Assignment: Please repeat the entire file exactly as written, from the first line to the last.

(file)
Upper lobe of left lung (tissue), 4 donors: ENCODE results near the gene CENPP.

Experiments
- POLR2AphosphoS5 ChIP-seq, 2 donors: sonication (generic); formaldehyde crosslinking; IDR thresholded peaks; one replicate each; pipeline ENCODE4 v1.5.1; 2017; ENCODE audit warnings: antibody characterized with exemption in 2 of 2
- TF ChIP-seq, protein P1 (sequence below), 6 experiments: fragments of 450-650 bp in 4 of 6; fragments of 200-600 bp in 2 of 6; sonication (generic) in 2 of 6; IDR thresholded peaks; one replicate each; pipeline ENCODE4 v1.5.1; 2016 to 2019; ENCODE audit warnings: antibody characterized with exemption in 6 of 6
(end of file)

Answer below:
Upper lobe of left lung (tissue), 4 donors: ENCODE results near the gene CENPP.

Experiments
- POLR2AphosphoS5 ChIP-seq, 2 donors: sonication (generic); formaldehyde crosslinking; IDR thresholded peaks; one replicate each; pipeline ENCODE4 v1.5.1; 2017; ENCODE audit warnings: antibody characterized with exemption in 2 of 2
- TF ChIP-seq, protein P1 (sequence below), 6 experiments: fragments of 450-650 bp in 4 of 6; fragments of 200-600 bp in 2 of 6; sonication (generic) in 2 of 6; IDR thresholded peaks; one replicate each; pipeline ENCODE4 v1.5.1; 2016 to 2019; ENCODE audit warnings: antibody characterized with exemption in 6 of 6